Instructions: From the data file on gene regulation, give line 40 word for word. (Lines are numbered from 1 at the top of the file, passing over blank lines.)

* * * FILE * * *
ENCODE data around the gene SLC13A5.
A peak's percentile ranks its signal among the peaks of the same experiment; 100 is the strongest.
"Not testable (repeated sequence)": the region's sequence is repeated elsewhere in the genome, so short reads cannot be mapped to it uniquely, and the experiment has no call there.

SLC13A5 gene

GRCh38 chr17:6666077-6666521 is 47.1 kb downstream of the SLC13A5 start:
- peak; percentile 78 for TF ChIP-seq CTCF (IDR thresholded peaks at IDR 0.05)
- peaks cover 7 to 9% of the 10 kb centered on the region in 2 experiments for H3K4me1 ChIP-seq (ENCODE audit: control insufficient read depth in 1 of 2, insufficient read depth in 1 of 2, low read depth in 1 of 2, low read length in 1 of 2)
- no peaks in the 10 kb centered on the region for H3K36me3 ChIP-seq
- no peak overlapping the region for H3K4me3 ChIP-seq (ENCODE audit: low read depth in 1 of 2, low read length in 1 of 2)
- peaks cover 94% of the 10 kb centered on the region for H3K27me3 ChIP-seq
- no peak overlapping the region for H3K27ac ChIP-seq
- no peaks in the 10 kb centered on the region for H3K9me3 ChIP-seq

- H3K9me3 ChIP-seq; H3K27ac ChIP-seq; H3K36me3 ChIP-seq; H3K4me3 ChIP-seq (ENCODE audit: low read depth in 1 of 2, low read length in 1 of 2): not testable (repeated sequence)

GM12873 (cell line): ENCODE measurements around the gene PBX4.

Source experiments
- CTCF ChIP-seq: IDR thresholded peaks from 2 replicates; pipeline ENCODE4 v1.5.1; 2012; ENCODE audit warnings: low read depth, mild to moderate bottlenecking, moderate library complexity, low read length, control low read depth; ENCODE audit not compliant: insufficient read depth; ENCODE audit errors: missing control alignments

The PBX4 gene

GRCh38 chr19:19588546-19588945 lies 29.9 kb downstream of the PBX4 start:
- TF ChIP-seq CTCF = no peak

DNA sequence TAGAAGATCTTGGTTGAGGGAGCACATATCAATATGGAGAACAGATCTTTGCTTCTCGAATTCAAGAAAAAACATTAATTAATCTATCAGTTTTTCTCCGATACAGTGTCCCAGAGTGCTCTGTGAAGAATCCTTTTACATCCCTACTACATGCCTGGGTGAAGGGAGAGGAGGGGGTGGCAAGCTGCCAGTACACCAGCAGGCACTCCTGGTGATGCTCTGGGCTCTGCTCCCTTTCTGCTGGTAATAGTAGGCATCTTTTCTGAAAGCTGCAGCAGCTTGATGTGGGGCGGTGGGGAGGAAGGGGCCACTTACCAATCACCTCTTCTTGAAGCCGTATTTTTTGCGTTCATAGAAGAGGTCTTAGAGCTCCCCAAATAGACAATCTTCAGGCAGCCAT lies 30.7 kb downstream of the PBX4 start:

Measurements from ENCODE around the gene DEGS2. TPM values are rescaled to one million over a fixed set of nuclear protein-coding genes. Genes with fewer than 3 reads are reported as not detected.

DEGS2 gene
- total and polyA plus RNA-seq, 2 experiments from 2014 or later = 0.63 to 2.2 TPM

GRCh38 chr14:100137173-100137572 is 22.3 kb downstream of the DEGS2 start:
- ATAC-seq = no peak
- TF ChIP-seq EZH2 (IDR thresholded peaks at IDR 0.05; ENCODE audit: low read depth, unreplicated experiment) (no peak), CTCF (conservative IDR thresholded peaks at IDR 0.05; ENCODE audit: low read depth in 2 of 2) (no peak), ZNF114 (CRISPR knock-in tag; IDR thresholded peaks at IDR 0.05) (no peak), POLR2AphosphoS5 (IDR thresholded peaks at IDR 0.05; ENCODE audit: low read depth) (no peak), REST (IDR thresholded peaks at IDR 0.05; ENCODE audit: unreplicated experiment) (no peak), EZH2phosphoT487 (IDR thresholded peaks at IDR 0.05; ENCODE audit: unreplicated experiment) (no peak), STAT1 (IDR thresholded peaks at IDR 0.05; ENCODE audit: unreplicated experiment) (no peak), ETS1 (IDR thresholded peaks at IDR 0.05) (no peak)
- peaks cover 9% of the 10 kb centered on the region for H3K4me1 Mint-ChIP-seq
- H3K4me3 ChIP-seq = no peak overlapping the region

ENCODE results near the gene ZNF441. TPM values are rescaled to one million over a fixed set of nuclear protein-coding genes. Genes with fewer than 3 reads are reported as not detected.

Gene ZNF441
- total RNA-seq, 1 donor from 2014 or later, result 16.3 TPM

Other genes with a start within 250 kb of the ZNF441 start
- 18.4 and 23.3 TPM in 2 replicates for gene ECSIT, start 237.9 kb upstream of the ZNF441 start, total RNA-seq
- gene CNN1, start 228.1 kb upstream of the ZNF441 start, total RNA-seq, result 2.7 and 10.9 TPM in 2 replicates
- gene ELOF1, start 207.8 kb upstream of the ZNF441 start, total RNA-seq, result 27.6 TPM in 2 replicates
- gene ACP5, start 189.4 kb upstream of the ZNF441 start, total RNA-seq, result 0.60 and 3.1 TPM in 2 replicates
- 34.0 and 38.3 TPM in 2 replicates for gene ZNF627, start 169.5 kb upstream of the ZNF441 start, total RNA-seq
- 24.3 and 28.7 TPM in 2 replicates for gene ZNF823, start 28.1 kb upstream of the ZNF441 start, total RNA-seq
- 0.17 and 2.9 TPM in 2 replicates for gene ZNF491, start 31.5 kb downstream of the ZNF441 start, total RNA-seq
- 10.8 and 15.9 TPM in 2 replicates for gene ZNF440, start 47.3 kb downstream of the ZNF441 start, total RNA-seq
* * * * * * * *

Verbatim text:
- 10.8 and 15.9 TPM in 2 replicates for gene ZNF440, start 47.3 kb downstream of the ZNF441 start, total RNA-seq